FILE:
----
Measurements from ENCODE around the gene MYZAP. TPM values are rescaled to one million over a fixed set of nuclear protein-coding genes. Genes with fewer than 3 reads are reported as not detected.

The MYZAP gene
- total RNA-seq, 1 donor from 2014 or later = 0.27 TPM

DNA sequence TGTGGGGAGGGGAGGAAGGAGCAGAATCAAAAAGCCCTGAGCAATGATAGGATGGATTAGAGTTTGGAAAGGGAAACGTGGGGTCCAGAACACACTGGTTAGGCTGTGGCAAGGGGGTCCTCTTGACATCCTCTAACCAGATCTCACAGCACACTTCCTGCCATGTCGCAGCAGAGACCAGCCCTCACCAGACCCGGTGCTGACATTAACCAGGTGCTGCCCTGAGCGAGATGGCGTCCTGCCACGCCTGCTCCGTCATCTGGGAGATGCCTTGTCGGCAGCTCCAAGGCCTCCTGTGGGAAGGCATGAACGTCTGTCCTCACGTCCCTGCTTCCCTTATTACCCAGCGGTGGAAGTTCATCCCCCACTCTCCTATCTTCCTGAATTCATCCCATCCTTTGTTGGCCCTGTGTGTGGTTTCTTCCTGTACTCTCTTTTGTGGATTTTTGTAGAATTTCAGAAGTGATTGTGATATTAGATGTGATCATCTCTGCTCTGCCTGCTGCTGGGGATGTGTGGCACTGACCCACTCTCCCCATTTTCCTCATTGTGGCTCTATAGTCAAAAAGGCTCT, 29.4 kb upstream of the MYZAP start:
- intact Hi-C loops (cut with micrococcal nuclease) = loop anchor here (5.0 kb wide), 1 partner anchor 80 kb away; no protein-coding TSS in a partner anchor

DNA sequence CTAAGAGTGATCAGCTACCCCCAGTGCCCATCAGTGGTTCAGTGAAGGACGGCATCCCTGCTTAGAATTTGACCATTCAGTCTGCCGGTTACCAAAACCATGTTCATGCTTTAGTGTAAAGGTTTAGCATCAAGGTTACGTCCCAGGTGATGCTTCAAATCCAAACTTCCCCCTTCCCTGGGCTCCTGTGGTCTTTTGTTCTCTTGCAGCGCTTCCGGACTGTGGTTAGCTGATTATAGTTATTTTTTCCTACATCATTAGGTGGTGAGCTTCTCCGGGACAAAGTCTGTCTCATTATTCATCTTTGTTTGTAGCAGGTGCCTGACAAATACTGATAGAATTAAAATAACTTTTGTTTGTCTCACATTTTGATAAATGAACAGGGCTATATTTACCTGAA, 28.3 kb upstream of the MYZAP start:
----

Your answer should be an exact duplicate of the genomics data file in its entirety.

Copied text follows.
Measurements from ENCODE around the gene MYZAP. TPM values are rescaled to one million over a fixed set of nuclear protein-coding genes. Genes with fewer than 3 reads are reported as not detected.

The MYZAP gene
- total RNA-seq, 1 donor from 2014 or later = 0.27 TPM

DNA sequence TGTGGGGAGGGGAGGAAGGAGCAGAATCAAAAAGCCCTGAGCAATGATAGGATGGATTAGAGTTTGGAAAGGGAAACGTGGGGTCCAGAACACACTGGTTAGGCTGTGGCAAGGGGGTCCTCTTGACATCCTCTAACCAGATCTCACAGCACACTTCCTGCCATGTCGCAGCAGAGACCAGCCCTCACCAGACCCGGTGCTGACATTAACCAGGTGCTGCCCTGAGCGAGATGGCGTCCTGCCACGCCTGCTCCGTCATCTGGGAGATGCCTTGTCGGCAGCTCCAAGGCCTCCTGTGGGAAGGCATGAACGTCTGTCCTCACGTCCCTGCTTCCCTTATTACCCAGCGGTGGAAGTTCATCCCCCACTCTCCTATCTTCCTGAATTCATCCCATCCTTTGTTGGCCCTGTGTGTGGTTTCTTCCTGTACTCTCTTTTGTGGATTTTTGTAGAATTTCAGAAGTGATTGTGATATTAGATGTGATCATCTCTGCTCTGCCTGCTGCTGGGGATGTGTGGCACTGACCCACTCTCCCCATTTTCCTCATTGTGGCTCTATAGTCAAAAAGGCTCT, 29.4 kb upstream of the MYZAP start:
- intact Hi-C loops (cut with micrococcal nuclease) = loop anchor here (5.0 kb wide), 1 partner anchor 80 kb away; no protein-coding TSS in a partner anchor

DNA sequence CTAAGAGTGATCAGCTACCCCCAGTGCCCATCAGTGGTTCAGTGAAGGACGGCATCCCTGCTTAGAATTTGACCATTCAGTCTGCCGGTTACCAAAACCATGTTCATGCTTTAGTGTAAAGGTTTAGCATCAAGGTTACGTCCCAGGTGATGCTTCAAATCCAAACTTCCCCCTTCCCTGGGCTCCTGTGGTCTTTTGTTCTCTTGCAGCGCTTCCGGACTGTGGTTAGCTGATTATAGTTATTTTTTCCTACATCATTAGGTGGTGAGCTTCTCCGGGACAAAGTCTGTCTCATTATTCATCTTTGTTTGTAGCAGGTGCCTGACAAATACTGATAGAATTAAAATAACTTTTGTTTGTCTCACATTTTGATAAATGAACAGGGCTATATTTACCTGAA, 28.3 kb upstream of the MYZAP start: